By: Ann Kirk
Have you ever just stood and watched foals romp and play? Did you notice how much it looks like adult horses when they are truly fighting? Why do you think that is? It is because they are practicing the behaviors needed to establish themselves in the pecking order of the herd when they are grown. I once heard it said that “play is life practice” and we see this in all forms when animals are young. All the nipping, kicking, biting, mounting and chasing have a distinct likeness to adult behaviors.
Why is this an important observation? Last article, we talked about 2 dynamics that rule a horse’s existence; the prey animal instinct and the herd pecking order. You must take them into account every time you enter your horse’s space. You are seen as a part of his herd when you become familiar to him. Once he has determined that you are not an enemy, he will begin the process of seeing where you stand in the pecking order. He may use some or all of his “playful” behaviors while testing the leadership role between you and him. He will treat you as another horse if you let him. That is why a horse behaves differently when handled by different people. He is submissive to those who have established the leader role but not so to those who have not.
When a person learns the language of the herd, understanding and handling horses becomes a lot easier. Horses like being part of the herd; it makes them feel safe. They know that a horse alone doesn’t stand much of a chance against predators. So when you remove the horse from the herd, you must assume a role that encourages confidence in you as his leader. This is not always easily done. According to herd dynamics, you are allowed to lead only if you have proven yourself to have the best leadership skills. You do this, not by being mean and rough, but by acting like a leader and taking charge.
But, how does a leader behave? For a lesson in this, watch your herd interact sometime. Just pull up a fence post and hang out. It is quite amazing! The lead horse can move the other horses any where at any time, usually with no more than a look or suggestion. Most horse to horse interaction is non-contact. When contact is used, it is firm enough that it does not have to be repeated constantly. The lead horse is relaxed and confident but seldom tolerates any behavior that ignores its leadership position. Even if frightened, the other horse would never run into or over the lead horse to get away. The boundary has been clearly established. And that is how I want my horse to view me when I am in his presence. To not establish this type of “respect” in our relationship leaves me at the mercy of his instincts, desires or fears.
This leader position is one of respect and trust, not fear and intimidation. You want your horse to be secure enough in your presence that he can leave the horse herd and not be afraid. You must spend the time to establish this trust. Otherwise, you might become harsh and demanding or frustrated and afraid when your horse lets you know that he does not see you as the leader and wants to return to his herd or place of safety. This will just reinforce the horse’s concern that he cannot trust you to keep him safe.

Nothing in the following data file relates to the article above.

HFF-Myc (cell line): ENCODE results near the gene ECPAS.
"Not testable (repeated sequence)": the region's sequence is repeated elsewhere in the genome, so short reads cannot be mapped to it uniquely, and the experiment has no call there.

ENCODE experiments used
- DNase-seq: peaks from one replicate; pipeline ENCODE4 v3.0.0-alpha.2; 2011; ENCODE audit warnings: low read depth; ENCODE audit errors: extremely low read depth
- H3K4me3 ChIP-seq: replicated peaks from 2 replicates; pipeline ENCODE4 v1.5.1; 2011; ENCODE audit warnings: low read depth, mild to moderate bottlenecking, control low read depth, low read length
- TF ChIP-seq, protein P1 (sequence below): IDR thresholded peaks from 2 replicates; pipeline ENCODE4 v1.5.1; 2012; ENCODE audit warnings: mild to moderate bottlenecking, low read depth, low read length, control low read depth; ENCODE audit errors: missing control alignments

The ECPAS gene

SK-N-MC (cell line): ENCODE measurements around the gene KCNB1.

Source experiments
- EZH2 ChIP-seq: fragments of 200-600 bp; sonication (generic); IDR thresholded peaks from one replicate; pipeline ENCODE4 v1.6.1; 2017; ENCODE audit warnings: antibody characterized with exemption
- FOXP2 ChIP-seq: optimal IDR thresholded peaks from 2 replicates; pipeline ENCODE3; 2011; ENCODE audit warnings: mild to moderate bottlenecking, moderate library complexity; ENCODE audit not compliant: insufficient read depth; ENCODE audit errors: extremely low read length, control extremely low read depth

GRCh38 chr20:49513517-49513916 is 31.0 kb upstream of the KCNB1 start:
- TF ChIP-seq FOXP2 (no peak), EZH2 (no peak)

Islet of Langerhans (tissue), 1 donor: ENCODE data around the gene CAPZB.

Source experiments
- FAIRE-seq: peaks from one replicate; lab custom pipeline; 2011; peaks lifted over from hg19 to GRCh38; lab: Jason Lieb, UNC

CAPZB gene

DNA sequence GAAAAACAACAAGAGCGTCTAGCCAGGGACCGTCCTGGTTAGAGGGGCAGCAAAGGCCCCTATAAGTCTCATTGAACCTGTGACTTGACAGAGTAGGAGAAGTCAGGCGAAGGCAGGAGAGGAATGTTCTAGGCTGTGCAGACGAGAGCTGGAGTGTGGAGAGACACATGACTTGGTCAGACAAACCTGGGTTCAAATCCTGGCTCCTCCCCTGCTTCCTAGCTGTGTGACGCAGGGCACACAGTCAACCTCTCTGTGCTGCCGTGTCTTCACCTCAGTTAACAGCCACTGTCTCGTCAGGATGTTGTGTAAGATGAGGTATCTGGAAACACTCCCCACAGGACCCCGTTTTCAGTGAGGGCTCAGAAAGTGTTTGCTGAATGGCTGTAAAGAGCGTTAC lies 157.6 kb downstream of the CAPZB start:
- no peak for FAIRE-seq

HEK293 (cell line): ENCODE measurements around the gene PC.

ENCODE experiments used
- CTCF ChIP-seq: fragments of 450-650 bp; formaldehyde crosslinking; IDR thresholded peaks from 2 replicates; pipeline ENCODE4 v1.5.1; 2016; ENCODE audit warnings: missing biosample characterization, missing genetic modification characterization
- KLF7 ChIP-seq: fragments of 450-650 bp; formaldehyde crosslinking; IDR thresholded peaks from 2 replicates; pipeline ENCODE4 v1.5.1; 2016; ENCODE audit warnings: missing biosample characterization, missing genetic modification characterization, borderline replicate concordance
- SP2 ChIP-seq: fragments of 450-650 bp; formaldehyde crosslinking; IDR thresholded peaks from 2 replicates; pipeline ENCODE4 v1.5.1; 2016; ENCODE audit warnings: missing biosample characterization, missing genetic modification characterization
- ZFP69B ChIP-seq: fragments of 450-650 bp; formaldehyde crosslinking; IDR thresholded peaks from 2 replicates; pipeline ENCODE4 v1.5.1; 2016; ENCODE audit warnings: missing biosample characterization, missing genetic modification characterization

We tend to view training from a “classroom” mentality and think the lesson doesn’t begin until we get to the round pen or the arena or get on the horse’s back. But to a horse, the lesson begins when he sees us coming whether with a halter or food. The horse is always learning how you are to be viewed in his eyes. If you allow your horse to push you with his body, drag you around on the lead rope, eat grass whenever he feels like it or refuse to stand quietly, you will have a hard time getting him to do the things you need him to when necessary. These are all signs that you have not gained the leadership role in the horse’s mind.
To truly enjoy your horse and remain safe, this position needs to be defined. Even if it doesn’t seem a big deal to you, I can assure you it is to your horse. John Lyons says “It never doesn’t matter to the horse”. He is happy to assume the leadership role and you will eventually get hurt when the horse has a good enough reason to ignore your presence.
Go spend some quality time with your buddy if you can do so safely. Groom and pet, hug and love on them but insist on boundaries. Teach them to move away from pressure and to lower their head when asked. Anything that asks and receives is a good way to begin the journey to becoming a leader that your horse will follow. Until next time – Ann
For more information on Ann Kirk and her Sensible Horsemanship Program, go to www.annkirk.com.